3. the field – those who judge the individual in the domain (6-7)
(a trinary relationship — similar to viewer-medium-art trifecta)

idiographic: the study of the individual, specific, instantiated
nomothetic: general scientific laws, general, abstracted (7)

“students of extraordinaries lack strong models that can be crisply tested” (8)

3 Building Blocks and 1 Set of Processes
1. persons – “entities that exist in the natural world”
2. non-human physical objects
3. symbolic entities – words, gestures, pictures, numbers, associated with domains
4. development processes -“constant and dynamic interaction between an organism, with its internal programs, and the environment” (9-10)
is the entity-process distinction meaningful?


Three Types of Relations
1. Person-Domains
2. Person-Self
3. Person-Others

why not person-process?

Jean Piaget’s theory of cognitive development does not account for single-domain prodigies (15), so calls his entire system into question

a five year old is a fully symbol-using creature (22)

cognitive milestones (23)

  • 18 months – capable of pretense
  • 2-3 y: empathy
  • 4 representational – understand that minds can hold a false belief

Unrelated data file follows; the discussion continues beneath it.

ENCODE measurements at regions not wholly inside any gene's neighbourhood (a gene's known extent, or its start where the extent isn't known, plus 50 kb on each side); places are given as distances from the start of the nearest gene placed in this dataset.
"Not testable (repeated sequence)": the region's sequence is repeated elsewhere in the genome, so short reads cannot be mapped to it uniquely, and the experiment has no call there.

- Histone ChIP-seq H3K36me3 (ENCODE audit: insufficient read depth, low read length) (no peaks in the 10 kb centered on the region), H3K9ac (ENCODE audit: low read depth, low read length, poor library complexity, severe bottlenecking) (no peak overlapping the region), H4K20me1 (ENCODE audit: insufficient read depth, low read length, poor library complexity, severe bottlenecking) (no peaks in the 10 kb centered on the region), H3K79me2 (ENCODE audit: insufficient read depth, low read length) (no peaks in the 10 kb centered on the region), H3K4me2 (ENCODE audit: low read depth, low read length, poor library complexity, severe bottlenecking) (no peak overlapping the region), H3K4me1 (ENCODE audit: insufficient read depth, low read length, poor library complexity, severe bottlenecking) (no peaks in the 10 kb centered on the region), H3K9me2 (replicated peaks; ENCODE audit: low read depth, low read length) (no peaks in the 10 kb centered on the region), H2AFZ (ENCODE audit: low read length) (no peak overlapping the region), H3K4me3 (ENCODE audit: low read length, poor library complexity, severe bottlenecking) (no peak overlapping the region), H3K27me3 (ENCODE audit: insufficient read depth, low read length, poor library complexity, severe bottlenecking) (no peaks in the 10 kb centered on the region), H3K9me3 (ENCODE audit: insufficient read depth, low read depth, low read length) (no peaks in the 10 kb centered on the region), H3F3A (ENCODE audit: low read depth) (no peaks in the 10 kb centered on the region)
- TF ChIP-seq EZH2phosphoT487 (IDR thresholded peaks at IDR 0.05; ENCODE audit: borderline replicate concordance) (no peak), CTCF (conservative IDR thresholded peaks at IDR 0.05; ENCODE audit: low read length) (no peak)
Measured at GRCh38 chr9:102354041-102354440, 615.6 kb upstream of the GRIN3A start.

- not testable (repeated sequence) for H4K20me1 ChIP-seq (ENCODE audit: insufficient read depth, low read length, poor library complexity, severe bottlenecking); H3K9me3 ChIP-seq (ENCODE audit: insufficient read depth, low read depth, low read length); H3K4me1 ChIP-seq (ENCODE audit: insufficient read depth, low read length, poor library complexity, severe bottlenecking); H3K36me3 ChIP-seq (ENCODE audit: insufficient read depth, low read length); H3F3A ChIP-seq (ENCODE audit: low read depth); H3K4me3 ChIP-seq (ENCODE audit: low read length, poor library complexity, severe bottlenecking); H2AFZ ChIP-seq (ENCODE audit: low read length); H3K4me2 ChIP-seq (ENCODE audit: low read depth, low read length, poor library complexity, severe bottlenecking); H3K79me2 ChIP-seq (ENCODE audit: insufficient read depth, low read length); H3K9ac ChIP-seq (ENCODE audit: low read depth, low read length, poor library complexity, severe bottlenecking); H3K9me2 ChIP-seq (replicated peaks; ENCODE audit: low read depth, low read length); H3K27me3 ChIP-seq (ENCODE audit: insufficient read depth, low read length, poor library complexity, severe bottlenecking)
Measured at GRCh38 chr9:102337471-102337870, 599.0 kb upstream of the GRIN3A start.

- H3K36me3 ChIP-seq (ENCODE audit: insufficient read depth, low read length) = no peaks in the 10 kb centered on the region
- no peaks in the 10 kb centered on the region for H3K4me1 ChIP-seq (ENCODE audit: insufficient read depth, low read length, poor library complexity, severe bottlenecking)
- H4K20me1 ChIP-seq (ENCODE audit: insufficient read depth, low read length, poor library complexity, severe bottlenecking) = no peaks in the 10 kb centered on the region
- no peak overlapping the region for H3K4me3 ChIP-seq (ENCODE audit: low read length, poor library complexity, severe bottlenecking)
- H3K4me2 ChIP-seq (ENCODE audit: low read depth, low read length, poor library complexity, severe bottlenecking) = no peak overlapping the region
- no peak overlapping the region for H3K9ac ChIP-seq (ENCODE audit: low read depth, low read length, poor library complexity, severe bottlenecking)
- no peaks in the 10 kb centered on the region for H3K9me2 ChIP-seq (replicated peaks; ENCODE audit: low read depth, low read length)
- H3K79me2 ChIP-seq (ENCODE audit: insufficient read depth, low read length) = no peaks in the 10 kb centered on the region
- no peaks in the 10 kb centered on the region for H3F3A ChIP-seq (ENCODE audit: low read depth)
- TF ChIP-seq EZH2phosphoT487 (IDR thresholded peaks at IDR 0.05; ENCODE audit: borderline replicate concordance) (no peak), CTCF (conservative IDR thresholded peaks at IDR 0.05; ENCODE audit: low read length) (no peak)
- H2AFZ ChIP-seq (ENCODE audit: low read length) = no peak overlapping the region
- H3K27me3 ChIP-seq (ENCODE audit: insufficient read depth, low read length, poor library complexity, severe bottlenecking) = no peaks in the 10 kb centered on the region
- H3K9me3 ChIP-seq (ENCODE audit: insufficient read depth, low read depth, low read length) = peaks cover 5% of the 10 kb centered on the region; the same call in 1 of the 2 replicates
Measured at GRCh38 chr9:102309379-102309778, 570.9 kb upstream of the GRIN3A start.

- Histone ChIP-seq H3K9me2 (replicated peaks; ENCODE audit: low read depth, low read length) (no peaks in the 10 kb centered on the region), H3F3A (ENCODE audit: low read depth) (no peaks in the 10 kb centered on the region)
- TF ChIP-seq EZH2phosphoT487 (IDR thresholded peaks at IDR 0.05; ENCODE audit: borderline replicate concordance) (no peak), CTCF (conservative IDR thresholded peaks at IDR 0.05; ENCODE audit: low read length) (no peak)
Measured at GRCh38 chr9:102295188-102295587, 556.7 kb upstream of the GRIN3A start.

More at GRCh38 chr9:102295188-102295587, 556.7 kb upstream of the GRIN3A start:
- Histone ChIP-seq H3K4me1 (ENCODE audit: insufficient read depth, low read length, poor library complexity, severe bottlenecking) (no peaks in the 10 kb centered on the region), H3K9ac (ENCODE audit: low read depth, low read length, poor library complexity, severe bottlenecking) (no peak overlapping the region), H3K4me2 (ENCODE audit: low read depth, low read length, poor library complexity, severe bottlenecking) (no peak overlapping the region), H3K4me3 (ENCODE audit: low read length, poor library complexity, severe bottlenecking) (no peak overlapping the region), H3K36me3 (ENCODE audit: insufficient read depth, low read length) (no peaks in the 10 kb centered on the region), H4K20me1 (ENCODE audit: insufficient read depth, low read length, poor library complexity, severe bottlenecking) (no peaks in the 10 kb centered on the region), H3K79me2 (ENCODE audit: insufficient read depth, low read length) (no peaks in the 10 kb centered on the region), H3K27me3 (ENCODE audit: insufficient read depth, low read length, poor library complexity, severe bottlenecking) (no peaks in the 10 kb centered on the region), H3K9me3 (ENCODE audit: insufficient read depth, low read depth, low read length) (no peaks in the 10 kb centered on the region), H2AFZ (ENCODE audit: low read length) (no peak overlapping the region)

• 5 yo mind complex (25-26)
    • well developed capacity for symbolic manipulation
    • “the symbolic products created by young children are typically more flavorful, suggestive, and original than those fashioned by children just a few years older”
    • “Much of education consists of efforts to deconstruct these erroneous conceptions; cognitive scientists have shown how difficult it is to “school” the “unschooled mind.”

apprenticeships are the most widespread learning arrangements (26-27)
– can be self-apprenticed (Woolf, Mozart)

“Acquisition of Expertise” includes (27)
1. skills
2. beliefs
3. practices
– why so many trifectas?

According to information-processing theorists, acquisition of expertise correlates to practice.

Cognitivists argue… only practice separates the ordinary from the extraordinary (28)

The main purpose of schools is to train individuals to employ the major symbolic notations of their culture (28)
.. it is “deliberately decontextualized” to further symbolic manipulation, while apprentices learn skills in which symbols are secondary

Hurdles serve as a proxy for achievement
19th century: two or more classical languages
20th century: higher math, modern foreign language, standardized test

In apprenticeships the main bond is with the master, while in school the main bond is with peers (30)

personal differences visible and important in preschool, if not earlier (32)


Gardner is the author of “multiple intelligences” theory, so spends some time criticizing single-intelligence thoughts (34-35)

His multiple intelligences, at the time of this writing, are (35-36)
1. linguistic
2. logical
3. spatial
4. musical
5. bodily kinesthetic
6. interpersonal
7. intrapersonal
8. naturalism

Typically Bright v. Exceptionally Bright

Typically bright included in Lewis Terman’s study of high-IQ California children
1. healthy
2. reasonably wealthy & accomplished
3. content (men more than women)
4. very few creative artists, writers, no Nobel winners, etc